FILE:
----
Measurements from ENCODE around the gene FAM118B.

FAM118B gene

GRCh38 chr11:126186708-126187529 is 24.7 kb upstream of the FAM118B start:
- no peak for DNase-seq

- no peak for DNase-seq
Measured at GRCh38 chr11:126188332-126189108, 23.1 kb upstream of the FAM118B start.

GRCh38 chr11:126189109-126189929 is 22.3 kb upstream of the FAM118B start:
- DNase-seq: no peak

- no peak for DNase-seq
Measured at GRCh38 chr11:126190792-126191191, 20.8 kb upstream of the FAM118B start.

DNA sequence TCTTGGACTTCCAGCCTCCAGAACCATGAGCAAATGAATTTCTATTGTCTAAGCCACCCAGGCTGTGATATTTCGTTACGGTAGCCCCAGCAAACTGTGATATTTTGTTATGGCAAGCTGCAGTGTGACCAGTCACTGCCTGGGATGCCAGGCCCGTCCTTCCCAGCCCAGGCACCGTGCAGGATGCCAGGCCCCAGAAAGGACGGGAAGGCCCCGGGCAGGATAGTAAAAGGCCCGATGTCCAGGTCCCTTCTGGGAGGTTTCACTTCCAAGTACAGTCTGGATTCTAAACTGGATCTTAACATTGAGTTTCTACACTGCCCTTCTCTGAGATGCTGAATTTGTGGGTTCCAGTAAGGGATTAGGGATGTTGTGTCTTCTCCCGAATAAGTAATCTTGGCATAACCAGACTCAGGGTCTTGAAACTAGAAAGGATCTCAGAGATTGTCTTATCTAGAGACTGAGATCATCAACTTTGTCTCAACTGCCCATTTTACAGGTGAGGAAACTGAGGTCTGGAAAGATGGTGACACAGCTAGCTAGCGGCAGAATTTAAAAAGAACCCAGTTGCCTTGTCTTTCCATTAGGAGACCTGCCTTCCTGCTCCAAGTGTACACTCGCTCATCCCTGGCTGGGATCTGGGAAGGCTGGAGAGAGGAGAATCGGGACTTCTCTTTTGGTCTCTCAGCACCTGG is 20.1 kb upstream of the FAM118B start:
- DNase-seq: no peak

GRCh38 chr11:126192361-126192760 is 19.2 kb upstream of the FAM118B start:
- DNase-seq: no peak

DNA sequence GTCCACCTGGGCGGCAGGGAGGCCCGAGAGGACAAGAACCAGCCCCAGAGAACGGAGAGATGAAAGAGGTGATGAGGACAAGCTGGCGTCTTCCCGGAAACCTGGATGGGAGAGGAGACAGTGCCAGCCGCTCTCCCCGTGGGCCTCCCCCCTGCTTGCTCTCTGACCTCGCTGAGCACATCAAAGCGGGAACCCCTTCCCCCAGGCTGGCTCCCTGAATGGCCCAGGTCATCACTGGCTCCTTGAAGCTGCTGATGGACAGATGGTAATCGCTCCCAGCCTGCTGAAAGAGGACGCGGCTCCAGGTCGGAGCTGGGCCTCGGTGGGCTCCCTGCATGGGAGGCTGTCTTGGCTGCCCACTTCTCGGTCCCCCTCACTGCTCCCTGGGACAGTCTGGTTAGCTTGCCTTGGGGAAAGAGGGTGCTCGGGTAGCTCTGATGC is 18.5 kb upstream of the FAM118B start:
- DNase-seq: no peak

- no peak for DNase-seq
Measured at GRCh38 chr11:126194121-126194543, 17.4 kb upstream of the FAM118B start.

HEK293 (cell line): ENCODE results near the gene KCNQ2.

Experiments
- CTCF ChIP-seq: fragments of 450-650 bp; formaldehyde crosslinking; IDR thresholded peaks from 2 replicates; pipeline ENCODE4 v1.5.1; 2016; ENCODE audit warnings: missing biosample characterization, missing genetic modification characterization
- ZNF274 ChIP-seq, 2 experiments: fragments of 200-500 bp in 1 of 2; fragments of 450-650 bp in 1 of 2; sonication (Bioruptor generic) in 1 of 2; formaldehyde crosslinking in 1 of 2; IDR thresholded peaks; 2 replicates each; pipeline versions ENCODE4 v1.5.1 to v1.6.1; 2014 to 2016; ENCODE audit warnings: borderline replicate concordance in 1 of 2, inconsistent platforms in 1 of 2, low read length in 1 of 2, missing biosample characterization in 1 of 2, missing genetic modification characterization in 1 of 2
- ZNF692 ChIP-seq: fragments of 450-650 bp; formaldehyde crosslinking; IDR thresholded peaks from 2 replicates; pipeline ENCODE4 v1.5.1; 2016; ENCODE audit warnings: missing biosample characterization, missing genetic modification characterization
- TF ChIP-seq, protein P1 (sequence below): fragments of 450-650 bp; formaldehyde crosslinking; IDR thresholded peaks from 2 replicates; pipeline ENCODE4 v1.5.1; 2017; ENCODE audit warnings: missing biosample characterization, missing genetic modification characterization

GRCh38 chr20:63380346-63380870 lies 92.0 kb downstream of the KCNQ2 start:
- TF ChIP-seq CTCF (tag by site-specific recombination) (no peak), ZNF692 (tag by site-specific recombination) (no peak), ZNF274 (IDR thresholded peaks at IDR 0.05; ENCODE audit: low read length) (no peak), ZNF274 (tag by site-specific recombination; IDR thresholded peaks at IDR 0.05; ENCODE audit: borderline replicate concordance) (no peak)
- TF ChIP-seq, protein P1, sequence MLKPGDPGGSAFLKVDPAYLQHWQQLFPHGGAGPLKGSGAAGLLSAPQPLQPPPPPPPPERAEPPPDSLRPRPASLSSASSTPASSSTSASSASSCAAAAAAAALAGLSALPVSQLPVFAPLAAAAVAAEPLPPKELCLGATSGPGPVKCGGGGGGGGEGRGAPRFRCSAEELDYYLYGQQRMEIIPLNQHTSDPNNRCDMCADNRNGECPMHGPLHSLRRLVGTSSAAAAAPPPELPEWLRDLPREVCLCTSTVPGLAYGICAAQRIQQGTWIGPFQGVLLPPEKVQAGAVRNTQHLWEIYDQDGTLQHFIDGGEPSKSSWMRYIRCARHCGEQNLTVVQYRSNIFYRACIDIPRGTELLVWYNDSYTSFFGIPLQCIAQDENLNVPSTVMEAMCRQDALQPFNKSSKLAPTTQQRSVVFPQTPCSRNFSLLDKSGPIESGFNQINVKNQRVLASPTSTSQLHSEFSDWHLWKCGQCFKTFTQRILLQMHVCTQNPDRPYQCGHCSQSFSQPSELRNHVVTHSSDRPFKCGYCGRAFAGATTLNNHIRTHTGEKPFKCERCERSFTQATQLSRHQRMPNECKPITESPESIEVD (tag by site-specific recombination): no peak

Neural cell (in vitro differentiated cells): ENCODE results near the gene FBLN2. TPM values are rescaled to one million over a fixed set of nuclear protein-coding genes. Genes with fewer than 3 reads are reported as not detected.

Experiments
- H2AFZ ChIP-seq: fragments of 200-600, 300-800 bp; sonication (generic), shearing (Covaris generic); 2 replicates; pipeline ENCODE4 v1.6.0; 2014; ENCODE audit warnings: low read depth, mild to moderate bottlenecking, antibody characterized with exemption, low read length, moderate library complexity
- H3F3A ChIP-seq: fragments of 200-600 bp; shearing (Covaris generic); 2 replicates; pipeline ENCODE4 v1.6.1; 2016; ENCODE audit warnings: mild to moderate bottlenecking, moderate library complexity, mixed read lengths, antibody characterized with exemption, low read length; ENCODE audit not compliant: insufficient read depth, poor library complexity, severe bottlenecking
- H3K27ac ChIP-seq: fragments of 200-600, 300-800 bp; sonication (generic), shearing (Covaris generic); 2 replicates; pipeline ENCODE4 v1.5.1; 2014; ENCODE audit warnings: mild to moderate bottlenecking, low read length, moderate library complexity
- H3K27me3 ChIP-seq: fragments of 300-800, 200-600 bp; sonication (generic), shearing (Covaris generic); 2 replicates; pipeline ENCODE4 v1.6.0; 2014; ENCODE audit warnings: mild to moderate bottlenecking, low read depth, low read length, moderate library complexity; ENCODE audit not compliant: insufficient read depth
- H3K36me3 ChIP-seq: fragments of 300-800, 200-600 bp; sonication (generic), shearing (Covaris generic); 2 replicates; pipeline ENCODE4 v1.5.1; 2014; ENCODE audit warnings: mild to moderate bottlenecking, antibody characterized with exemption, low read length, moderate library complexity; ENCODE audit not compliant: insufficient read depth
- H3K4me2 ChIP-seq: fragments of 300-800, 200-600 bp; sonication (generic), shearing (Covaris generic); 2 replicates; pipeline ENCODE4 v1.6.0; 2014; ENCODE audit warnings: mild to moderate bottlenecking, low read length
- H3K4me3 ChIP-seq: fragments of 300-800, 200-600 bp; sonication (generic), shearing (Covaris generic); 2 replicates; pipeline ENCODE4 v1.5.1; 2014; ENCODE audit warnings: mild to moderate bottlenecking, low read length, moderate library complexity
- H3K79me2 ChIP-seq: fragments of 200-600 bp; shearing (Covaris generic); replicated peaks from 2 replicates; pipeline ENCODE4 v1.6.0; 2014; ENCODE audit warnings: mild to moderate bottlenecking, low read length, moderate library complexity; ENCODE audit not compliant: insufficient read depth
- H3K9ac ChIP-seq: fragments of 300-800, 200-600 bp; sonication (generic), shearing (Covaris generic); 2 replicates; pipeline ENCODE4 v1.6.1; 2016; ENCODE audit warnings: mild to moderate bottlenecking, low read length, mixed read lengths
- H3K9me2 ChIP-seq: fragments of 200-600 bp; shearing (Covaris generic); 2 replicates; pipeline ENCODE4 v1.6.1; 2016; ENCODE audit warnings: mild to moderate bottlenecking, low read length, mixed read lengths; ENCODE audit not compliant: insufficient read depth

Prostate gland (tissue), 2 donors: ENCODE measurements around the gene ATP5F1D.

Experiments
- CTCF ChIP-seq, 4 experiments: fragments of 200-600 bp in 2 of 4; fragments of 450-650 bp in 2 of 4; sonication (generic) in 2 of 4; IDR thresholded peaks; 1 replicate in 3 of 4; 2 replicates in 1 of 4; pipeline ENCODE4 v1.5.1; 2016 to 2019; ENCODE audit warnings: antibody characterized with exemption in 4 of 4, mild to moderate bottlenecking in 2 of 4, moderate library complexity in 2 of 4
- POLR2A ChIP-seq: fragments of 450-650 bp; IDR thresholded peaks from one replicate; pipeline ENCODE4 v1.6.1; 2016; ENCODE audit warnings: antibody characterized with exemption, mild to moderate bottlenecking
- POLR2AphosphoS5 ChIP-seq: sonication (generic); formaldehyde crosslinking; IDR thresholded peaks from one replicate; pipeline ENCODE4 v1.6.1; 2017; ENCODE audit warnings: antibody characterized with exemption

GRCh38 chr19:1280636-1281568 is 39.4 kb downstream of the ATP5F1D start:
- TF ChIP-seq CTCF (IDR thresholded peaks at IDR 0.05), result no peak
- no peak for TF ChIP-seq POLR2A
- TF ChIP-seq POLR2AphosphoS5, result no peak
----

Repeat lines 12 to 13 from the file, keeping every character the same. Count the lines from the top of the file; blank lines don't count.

- DNase-seq: no peak

GRCh38 chr11:126192361-126192760 is 19.2 kb upstream of the FAM118B start: